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Thursday, September 21, 2023
NAIROBI, Jun 27 2022 (IPS) - The Ministry of Health in Kenya recently reported that about 700 teenage girls got pregnant daily over a two-month period, in this year alone. What is more is that during this period, 98 adolescent girls between the ages of 10 and 19 contracted HIV every week in this time period
Worse still is that HIV positive women in the country continue to be stripped of their dignity and face abuse in the form of forced sterilization which is as a warped method of reducing HIV infection despite there being no scientific evidence to support these assaults. Moreover, consider that concurrently, 7 women die every day from complications arising from unsafe abortion.
This is only a snapshot of the depressing state of sexual and reproductive health and rights in the country.
The much-needed legislation was not passed despite the Constitution providing for the right to the highest attainable standard of health – including reproductive health in article 48 (1) (a).
Worse still is that policies are often drafted, and withdrawn at the whim of Ministry of Health officials, leaving Kenyans at the mercy of individuals and their biases. Take for instance the Standards and Guidelines on Safe Abortion which were developed to direct medical practitioners on how to administer safe medical abortion, in compliance with the law.
The then Director of Medical Services, Dr. Nicholas Muraguri arbitrarily withdrew the policy document. The High Court ruled in 2019 that Dr. Nicholas Muraguri and the Ministry of Health violated the rights of Kenyan women and girls in withdrawing these guidelines and ordered their reinstatement. This was not done. Consequently, women and girls in need of safe abortion, with very few – or no safe options.
In 2022, the Head of Reproductive and Maternal Health in the same ministry, Dr. Stephen Kaliti wrongfully stated that giving contraceptives to minors is a criminal offense punishable by a jail term of up to 20 years. In his erroneous statement that pointed to a proposed policy that is yet to be passed, Dr. Stephen Kaliti misled millions of Kenyans. To make matters worse is that the police then use such pronouncements to harass patients and service providers. Consequently, they are hesitant to give and seek services respectively, exacerbating the crisis.
The state of affairs is depressing. Nonetheless, there remains hope at regional level. On the floor of the East Africa Legislative Assembly is the East Africa Community Sexual and Reproductive Health Bill, 2021 (EAC SRH Bill); sponsored by Hon. Kennedy Mukulia; a South Sudanese national representing South Sudan in the House.
The Bill is anchored on article 118 of the East Africa Community Treaty which speaks to the commitment by partner states to cooperate in health specifically in the advancement of reproductive health and rights. If passed, all partner states of the EAC will be required to integrate sexual and reproductive health in their efforts towards universal health coverage. Additionally, countries will be required to harmonize their national health policies and regulations, more so, on and sexual and reproductive health rights.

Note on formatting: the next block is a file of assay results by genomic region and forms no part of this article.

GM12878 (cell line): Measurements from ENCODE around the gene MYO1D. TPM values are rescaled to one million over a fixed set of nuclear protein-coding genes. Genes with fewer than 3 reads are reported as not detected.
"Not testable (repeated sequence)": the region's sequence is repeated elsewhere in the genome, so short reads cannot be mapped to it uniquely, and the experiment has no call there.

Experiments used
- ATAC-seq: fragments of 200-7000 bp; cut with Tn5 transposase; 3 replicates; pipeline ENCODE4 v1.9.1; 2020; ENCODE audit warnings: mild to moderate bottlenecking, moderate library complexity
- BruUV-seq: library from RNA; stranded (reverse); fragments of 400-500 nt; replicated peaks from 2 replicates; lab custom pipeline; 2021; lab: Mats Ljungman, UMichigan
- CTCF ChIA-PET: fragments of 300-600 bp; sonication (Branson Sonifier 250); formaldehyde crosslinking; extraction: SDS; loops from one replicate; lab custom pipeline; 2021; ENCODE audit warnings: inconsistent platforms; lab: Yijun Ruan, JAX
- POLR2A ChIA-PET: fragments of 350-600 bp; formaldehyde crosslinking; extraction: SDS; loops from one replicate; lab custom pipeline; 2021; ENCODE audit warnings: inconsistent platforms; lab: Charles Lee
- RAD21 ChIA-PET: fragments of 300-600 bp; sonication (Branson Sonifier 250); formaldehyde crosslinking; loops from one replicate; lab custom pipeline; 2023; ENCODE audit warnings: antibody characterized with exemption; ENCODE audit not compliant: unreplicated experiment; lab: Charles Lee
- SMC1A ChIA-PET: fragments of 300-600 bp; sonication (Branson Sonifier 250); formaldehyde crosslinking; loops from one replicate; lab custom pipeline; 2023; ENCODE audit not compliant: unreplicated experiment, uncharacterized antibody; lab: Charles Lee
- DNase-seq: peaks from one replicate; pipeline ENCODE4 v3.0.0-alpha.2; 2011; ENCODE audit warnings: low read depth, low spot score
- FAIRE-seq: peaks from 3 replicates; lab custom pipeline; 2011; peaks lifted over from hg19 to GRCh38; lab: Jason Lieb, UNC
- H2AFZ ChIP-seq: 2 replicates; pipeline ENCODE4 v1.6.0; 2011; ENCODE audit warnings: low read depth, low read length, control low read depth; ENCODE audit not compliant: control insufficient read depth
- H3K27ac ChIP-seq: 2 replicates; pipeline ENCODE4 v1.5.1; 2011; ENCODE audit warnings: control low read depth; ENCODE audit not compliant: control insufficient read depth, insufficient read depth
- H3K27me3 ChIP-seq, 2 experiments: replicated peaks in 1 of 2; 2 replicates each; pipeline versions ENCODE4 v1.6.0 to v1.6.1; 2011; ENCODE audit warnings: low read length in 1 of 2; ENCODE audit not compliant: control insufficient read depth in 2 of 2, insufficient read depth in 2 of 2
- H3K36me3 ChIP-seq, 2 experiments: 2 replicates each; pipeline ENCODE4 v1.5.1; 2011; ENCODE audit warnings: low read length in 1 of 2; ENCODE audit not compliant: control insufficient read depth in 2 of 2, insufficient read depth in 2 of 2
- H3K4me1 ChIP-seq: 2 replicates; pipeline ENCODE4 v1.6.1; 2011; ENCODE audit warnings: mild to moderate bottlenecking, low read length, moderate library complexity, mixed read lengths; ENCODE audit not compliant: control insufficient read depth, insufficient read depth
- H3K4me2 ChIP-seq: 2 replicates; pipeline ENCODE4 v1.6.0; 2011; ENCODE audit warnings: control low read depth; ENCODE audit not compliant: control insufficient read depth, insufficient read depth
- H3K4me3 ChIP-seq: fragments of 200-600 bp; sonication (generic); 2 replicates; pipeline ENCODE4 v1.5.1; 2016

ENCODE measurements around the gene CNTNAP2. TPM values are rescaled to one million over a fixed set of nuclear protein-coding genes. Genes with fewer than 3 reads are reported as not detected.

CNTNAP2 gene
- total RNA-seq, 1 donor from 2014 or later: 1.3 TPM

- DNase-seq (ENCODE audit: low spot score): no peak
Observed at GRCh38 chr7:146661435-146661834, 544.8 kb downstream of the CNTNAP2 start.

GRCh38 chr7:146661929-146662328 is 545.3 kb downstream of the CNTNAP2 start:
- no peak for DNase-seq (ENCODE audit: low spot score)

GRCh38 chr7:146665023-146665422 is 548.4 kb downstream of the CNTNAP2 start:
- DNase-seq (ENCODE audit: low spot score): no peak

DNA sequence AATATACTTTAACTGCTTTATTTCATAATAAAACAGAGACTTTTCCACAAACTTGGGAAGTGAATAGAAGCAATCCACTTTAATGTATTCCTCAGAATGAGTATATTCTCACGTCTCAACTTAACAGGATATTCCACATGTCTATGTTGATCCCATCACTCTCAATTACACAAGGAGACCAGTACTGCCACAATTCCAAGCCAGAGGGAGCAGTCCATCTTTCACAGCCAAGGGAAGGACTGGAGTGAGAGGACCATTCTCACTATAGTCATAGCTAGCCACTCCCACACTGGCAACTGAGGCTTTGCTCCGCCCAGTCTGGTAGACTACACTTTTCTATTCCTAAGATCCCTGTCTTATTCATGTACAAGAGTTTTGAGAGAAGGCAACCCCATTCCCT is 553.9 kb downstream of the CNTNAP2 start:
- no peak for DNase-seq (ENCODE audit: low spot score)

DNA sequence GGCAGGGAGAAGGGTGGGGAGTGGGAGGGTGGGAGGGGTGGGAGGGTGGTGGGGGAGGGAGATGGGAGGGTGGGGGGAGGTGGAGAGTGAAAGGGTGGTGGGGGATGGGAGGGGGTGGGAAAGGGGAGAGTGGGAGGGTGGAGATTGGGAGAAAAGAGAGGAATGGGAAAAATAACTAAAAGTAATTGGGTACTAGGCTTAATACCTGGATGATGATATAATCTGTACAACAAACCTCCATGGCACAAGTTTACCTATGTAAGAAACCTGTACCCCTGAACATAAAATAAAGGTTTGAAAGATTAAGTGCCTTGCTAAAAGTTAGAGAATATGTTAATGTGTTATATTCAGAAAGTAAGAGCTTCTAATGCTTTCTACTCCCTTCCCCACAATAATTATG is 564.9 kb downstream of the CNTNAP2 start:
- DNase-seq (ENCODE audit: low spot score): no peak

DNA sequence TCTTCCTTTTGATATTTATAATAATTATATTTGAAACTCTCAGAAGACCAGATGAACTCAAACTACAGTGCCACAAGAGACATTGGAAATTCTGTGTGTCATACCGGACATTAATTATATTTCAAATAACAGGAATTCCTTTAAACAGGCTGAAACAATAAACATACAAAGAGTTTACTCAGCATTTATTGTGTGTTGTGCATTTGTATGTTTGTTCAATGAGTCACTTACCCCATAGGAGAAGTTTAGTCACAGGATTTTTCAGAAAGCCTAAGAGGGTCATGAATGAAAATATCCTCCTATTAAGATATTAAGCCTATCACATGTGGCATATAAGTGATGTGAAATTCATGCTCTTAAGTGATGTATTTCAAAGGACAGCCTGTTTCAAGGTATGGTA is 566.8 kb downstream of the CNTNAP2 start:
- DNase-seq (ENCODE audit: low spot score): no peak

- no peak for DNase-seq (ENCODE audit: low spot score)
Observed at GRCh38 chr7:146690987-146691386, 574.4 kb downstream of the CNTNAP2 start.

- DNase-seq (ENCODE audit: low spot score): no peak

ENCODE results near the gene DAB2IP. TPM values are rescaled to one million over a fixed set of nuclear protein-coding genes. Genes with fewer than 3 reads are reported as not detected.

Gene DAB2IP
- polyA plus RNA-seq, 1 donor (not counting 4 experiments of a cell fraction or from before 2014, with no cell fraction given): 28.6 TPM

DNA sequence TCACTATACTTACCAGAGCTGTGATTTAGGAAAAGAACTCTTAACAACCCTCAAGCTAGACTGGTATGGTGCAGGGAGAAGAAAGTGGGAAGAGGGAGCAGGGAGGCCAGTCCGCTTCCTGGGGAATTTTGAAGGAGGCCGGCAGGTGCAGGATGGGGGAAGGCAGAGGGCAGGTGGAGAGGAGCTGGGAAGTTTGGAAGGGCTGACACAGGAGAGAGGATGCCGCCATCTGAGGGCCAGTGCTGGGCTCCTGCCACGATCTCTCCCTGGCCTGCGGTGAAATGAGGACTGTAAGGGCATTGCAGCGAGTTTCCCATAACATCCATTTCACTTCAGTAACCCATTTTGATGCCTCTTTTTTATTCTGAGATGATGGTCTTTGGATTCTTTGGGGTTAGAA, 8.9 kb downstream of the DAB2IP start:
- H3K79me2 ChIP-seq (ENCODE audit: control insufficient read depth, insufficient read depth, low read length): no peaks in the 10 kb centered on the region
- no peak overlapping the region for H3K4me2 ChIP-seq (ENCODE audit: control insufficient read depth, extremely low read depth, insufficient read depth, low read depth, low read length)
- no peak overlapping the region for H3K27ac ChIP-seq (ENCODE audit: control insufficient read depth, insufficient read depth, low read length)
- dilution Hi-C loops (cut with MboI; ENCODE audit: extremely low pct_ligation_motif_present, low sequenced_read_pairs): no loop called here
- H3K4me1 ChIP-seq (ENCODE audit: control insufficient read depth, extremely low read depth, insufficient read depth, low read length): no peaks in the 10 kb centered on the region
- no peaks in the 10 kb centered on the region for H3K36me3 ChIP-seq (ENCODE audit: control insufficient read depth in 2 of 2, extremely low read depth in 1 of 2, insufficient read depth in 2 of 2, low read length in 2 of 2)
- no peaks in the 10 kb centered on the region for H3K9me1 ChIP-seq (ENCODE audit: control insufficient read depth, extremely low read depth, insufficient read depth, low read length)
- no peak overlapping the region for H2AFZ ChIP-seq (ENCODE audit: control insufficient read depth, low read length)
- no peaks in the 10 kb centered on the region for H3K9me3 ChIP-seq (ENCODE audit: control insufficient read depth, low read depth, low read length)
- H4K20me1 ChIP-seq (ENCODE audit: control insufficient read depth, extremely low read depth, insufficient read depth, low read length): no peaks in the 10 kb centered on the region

Specifically, the proposed law seeks to provide age appropriate sexual and reproductive health information and services. Often, most people associate the term “age-appropriate” in the ambit of sexual and reproductive health and rights only with adolescents.
Nonetheless, it cuts across the divide; including provisions for elderly persons on issues of menopause and andropause – which is a collection of symptoms, such as fatigue and a decrease in libido, experienced by some middle-aged or older men and attributed to a gradual decline in testosterone levels. Additionally, the Bill seeks to prohibit and facilitate the elimination of harmful practices from the community.
These include female genital mutilation, forced sterilization of HIV positive women and forced marriage among others. Which all remain pressing issues in all partner states of the East Africa Community.
While it could be argued that countries are sovereign and will retain the current hard stance on sexual and reproductive health and rights; the Bill has a clause on monitoring and reporting where if passed, all countries will have to provide reports as to the state of implementation to the Secretary General who will then provide a compiled report to the legislative assembly.
Where dissatisfied with fellow states’ progress – or lack thereof, partner states can engage mechanisms including through the East Africa Court of Justice among others, to hold other states accountable to their commitments. This is a welcome prospect as countries – including Kenya have a history of selectively adhering to the rule of law at national level.
As the Bill comes up for public participation on June 26 2022, it is important that Kenyans and all other persons in the East Africa Community fully understand the issues articulated in the Bill. Thereafter submit informed memoranda to the East Africa Legislative Assembly. It is important that we #PassEACSRHBill to put an end to preventable diseases and preventable deaths.
Stephanie Musho is a Nairobi-based human rights lawyer and a Senior Fellow at the Aspen Institute. She is the Host of the Steff Musho Show, that focuses on leadership in Africa. Twitter: @steffmusho
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